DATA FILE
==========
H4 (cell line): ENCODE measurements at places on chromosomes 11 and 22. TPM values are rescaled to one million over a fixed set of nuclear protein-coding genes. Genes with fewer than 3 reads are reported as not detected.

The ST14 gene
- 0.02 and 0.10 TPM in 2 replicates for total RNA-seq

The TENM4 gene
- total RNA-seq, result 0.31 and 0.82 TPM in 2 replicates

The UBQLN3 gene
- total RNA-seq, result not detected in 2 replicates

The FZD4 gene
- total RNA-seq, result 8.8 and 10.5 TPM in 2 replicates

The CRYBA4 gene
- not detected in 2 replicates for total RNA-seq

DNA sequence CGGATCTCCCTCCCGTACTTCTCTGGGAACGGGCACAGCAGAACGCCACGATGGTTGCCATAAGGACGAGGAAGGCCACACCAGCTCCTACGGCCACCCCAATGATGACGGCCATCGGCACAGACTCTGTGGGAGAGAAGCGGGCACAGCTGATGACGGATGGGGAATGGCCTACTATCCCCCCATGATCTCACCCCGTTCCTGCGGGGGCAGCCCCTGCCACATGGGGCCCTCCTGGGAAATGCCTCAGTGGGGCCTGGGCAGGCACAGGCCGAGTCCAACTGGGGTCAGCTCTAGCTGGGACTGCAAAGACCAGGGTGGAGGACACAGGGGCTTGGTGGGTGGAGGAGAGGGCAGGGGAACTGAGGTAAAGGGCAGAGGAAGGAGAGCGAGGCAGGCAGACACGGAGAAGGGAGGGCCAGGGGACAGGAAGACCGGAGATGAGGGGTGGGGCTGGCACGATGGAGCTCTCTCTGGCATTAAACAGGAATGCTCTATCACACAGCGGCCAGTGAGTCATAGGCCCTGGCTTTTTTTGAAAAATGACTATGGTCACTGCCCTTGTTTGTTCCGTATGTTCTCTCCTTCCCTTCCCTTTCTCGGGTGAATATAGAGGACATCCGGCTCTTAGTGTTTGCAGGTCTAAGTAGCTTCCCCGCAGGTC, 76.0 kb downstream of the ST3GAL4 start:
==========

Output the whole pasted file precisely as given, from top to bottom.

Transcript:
H4 (cell line): ENCODE measurements at places on chromosomes 11 and 22. TPM values are rescaled to one million over a fixed set of nuclear protein-coding genes. Genes with fewer than 3 reads are reported as not detected.

The ST14 gene
- 0.02 and 0.10 TPM in 2 replicates for total RNA-seq

The TENM4 gene
- total RNA-seq, result 0.31 and 0.82 TPM in 2 replicates

The UBQLN3 gene
- total RNA-seq, result not detected in 2 replicates

The FZD4 gene
- total RNA-seq, result 8.8 and 10.5 TPM in 2 replicates

The CRYBA4 gene
- not detected in 2 replicates for total RNA-seq

DNA sequence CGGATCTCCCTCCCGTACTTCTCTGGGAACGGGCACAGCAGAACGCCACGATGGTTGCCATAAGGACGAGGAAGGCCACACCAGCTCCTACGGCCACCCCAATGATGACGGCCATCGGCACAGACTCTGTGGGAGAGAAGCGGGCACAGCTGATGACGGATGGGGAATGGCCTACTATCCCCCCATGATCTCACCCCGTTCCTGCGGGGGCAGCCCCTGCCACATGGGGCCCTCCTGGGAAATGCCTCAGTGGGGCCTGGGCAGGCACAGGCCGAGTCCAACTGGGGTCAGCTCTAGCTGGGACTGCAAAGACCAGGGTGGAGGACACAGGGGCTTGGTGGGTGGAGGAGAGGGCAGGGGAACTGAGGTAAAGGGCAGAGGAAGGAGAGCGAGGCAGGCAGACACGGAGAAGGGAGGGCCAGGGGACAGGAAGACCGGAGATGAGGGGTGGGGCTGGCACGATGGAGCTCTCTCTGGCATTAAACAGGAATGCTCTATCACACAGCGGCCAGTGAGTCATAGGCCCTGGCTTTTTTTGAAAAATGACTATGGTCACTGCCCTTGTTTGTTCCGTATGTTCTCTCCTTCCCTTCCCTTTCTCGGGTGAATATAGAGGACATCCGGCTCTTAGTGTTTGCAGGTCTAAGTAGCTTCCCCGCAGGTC, 76.0 kb downstream of the ST3GAL4 start: